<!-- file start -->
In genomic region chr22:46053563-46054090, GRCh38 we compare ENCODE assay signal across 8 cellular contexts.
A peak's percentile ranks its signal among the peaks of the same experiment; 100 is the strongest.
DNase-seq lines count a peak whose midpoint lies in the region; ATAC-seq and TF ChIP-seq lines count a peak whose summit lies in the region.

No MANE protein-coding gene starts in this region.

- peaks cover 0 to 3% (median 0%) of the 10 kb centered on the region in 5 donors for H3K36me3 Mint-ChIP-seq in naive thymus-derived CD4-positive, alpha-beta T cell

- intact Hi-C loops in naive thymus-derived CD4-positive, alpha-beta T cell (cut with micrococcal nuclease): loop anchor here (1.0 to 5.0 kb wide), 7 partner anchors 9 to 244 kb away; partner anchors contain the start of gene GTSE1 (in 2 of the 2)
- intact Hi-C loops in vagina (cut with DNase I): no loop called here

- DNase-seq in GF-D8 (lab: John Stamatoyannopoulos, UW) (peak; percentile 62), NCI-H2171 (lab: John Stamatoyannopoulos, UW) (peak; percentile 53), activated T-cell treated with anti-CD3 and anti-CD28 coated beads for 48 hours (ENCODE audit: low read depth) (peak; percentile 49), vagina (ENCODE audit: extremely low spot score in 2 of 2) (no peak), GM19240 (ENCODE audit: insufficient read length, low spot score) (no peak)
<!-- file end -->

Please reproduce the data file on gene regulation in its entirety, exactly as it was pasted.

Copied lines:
In genomic region chr22:46053563-46054090, GRCh38 we compare ENCODE assay signal across 8 cellular contexts.
A peak's percentile ranks its signal among the peaks of the same experiment; 100 is the strongest.
DNase-seq lines count a peak whose midpoint lies in the region; ATAC-seq and TF ChIP-seq lines count a peak whose summit lies in the region.

No MANE protein-coding gene starts in this region.

- peaks cover 0 to 3% (median 0%) of the 10 kb centered on the region in 5 donors for H3K36me3 Mint-ChIP-seq in naive thymus-derived CD4-positive, alpha-beta T cell

- intact Hi-C loops in naive thymus-derived CD4-positive, alpha-beta T cell (cut with micrococcal nuclease): loop anchor here (1.0 to 5.0 kb wide), 7 partner anchors 9 to 244 kb away; partner anchors contain the start of gene GTSE1 (in 2 of the 2)
- intact Hi-C loops in vagina (cut with DNase I): no loop called here

- DNase-seq in GF-D8 (lab: John Stamatoyannopoulos, UW) (peak; percentile 62), NCI-H2171 (lab: John Stamatoyannopoulos, UW) (peak; percentile 53), activated T-cell treated with anti-CD3 and anti-CD28 coated beads for 48 hours (ENCODE audit: low read depth) (peak; percentile 49), vagina (ENCODE audit: extremely low spot score in 2 of 2) (no peak), GM19240 (ENCODE audit: insufficient read length, low spot score) (no peak)